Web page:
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When evaluating financial information, professionals use different approaches to assess the accuracy and reliability of a company’s financial statements. These methods vary in the level of assurance they provide to stakeholders.
Some approaches involve in-depth examination, extensive testing, and evaluation of internal controls, while others focus on a more limited scope of procedures. Each method serves distinct purposes and caters to stakeholders’ specific needs for confidence in the financial data.
What is a Review Engagement?
A review engagement is a type of assurance service provided by a certified public accountant (CPA) or a chartered accountant to evaluate the financial statements of a company or organization. In a review engagement, the auditor performs procedures that provide limited assurance of the accuracy and reliability of the financial statements.
Unlike a full audit, which provides a higher level of assurance, a review engagement involves performing analytical procedures and making inquiries. However, it does not include extensive testing of accounting records or examination of supporting documentation. During a review engagement, the auditor assesses whether the financial statements conform to the applicable accounting standards and appear reasonable in line with the company’s financial position and performance.
How does a Review Engagement work?
In a review engagement, a certified public accountant or chartered accountant assesses a company’s financial statements to provide limited assurance of accuracy and reliability. The process involves planning, analytical procedures, inquiries, and limited substantive procedures. The auditor compares financial data, discusses it with management, and performs targeted tests to identify unusual trends or discrepancies.
Based on the evaluation, the auditor issues a review engagement report, expressing that the financial statements appear reasonable and free from material misstatements to a moderate extent. However, the level of assurance provided is not as comprehensive as a full audit. Review engagements are often chosen when stakeholders require some confidence in the financial statements but do not need the higher level of assurance provided by a full audit.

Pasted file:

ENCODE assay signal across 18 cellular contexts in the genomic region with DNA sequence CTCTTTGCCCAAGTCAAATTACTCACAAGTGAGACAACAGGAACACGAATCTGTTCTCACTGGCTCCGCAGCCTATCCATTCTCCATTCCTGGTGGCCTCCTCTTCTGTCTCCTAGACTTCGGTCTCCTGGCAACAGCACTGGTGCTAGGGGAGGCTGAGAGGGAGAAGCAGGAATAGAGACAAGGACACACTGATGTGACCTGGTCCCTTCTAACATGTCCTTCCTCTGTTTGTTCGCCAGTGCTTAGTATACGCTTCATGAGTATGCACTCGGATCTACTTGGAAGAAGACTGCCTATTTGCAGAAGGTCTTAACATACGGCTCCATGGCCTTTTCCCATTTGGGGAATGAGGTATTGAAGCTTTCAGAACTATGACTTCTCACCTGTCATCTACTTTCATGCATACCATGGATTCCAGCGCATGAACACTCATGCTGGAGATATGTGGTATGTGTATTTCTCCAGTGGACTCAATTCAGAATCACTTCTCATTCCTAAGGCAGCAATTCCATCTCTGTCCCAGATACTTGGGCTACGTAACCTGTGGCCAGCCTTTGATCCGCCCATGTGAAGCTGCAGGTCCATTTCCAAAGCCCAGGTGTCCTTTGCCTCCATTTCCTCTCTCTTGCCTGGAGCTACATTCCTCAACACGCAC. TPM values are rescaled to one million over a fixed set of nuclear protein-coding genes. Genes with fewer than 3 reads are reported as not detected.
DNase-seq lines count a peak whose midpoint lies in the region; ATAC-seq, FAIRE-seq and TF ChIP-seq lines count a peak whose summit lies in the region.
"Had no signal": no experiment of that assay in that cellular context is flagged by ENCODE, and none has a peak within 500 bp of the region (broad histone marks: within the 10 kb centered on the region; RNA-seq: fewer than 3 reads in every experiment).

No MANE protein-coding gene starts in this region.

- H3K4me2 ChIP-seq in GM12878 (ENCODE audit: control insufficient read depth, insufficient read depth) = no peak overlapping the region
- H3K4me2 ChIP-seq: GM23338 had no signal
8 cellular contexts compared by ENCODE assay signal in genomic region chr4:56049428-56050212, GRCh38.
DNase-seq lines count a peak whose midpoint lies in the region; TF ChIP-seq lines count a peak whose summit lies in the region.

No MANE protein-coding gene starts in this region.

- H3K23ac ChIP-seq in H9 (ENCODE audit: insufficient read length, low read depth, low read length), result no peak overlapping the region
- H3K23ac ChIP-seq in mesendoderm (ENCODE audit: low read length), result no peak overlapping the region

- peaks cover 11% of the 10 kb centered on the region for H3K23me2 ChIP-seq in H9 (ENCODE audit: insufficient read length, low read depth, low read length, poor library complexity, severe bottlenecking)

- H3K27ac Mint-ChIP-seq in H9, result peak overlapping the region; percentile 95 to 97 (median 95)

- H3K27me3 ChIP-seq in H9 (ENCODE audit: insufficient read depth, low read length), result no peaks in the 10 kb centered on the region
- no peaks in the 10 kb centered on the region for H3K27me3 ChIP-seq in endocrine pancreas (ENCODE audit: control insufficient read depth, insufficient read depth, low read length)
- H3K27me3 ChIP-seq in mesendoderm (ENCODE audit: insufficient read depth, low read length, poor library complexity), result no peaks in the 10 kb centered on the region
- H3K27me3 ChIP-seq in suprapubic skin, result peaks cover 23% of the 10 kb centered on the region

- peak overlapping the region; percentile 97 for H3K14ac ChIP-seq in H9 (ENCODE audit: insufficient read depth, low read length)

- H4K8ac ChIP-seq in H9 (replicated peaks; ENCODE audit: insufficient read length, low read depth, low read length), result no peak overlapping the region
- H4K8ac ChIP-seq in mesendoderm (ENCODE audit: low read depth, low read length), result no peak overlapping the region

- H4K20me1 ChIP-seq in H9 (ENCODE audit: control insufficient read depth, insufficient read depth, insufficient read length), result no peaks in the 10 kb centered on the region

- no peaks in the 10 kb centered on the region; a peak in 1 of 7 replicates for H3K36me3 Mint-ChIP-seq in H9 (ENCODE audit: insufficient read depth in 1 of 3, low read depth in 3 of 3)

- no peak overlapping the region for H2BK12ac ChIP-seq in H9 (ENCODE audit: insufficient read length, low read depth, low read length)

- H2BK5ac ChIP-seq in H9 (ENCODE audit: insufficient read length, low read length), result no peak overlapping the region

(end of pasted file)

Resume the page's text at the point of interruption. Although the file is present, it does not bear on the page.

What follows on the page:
What is the difference between a Review Engagement and a Full Audit?
The differences between a review engagement and a full audit are as follows.
Level of assurance
The main difference between a review engagement and a full audit is the level of assurance given. A full audit provides a higher level of assurance as the auditor conducts extensive testing and verification of accounting records and supporting documentation. In contrast, a review engagement comes with limited assurance, as the procedures performed are less comprehensive.
Scope of procedures
In a full audit, the auditor performs extensive substantive procedures, including detailed testing of transactions, account balances, and internal controls. A review engagement involves fewer procedures, such as analytical procedures and inquiries, and does not include the same level of detailed testing.
Testing of controls
A full audit includes assessing internal controls and testing their effectiveness in preventing and detecting material misstatements. In a review engagement, the focus is on understanding the company’s accounting policies and practices. However, it does not include evaluating the effectiveness of internal controls.
The report issued after a full audit is a detailed Audit Report that includes the auditor’s opinion on the fairness of the financial statements. In a review engagement, the auditor issues a Review Engagement Report expressing limited assurance and stating that the review engagement does not provide the same level of assurance as an audit.
Time and cost
A full audit requires more time and resources due to the extensive procedures involved, making it more costly than a review engagement. Review engagements are generally more cost-effective and can be completed more quickly.
A review engagement is a service provided by auditors that provides limited assurance. However, it is not the same as a full audit. They differ in the assurance level, scope, test of controls, report content, time and cost, etc. Review engagements are cost-effective for stakeholders to obtain specific assurance on some levels.
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